Your publicist works very hard to find radio shows that really fit your book or topic, and these shows may range widely depending on how versatile you can be. These radio shows will ideally have large local or regional audiences, or even national audiences. If they can be heard online either live or as podcasts, they have the potential to reach much farther.

In order to gain the interest and commitment of the radio producers and hosts who have the power to give you air time, your publicist must understand your work and the connections to current news and stories so that he or she can quickly communicate why you are a great fit for an interview. You can help this process along greatly by providing useful comments and insight into events and stories in the news, even if your book is about something different. For example, the author of a book about the scandals of a past president can provide interesting perspective on current scandals and therefore join in the conversation in today’s news. For other tips on how to sell your book in an interview, check out our blog.

Long story short, a radio campaign can get your name in the ears of a large number of people you could not otherwise reach. Pros include being able to do interviews from almost anywhere (as long as you have a landline) and not having to get dressed up. Also, these interviews are often archived online where they can be accessed, found, and the links sent by anyone. Cons include sometimes having to get up very early in the morning to accommodate time zone differences, sometimes speaking to small audiences, and not being able to talk with your hands (come on, we all do it!)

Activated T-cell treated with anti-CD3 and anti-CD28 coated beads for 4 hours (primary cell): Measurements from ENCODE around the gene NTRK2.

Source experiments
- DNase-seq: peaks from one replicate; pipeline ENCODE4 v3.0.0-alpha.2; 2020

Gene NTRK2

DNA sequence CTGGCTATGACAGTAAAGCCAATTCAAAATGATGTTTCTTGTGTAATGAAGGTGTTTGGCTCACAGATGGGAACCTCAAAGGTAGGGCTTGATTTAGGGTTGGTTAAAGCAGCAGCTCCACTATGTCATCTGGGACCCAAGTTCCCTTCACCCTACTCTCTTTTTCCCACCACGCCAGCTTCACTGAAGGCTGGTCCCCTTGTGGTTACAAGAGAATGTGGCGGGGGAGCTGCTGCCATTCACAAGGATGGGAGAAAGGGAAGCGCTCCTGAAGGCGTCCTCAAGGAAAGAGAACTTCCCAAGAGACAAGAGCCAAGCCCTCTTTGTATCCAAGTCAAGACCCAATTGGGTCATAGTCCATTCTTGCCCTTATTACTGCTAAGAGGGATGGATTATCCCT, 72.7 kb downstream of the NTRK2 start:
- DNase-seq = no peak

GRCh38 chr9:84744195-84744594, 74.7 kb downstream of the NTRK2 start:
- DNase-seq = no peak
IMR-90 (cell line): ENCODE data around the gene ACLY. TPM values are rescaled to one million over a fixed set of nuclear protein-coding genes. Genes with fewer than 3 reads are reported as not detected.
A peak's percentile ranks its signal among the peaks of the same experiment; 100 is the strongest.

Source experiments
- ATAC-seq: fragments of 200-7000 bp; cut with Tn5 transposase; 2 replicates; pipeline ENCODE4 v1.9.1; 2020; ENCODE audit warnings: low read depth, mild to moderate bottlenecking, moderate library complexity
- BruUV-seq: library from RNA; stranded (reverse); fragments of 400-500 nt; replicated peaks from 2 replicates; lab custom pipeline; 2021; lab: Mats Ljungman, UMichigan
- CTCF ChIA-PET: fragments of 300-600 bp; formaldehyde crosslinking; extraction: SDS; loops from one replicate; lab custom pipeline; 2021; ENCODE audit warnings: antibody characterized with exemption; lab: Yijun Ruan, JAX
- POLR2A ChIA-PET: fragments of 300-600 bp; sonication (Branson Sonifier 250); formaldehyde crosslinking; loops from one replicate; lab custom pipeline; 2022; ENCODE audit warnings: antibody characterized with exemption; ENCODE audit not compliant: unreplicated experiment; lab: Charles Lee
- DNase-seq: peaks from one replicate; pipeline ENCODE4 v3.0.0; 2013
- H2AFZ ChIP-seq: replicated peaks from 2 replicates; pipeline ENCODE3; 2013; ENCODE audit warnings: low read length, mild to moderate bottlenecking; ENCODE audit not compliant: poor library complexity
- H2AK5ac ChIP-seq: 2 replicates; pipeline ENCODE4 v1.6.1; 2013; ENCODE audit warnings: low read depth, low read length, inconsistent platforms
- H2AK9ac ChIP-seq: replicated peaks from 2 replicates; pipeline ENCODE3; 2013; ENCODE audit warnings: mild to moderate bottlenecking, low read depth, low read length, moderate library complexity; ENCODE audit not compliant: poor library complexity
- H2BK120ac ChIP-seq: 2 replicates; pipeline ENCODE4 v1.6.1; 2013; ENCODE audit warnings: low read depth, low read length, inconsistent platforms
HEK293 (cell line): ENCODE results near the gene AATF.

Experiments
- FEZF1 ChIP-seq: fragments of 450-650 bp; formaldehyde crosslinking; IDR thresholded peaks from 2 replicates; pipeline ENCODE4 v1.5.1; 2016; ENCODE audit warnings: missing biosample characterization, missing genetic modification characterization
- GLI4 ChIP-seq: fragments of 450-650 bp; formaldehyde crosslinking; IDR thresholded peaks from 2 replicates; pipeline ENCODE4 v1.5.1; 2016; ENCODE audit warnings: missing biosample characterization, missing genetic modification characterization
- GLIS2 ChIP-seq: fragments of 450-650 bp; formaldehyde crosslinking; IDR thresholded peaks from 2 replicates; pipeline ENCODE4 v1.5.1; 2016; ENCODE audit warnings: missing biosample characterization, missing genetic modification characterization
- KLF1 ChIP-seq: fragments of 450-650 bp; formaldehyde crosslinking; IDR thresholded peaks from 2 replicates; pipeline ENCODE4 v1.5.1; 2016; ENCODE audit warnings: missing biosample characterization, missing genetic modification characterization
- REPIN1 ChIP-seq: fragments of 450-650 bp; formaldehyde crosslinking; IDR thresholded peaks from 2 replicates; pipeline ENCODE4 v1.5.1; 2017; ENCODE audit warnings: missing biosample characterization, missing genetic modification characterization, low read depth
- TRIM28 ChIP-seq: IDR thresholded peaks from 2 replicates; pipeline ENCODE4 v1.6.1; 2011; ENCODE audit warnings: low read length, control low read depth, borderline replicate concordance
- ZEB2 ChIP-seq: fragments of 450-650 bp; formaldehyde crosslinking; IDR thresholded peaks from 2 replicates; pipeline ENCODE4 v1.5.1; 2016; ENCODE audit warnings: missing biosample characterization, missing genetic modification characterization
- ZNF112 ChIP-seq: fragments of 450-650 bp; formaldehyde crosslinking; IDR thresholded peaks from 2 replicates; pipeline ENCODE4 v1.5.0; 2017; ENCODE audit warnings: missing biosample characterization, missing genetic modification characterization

If you aren’t already considering a radio campaign for your new book or endeavor, talk to your publicist today to see if it would be a good fit.

Selling your book in an interview: how to discuss your book to make your audience want to buy it.

By Booth Media Group

You’ve written a book. It has a cover and a barcode and everything. You feel amazing, maybe even a little nervous, and all of this is surreal. Now what?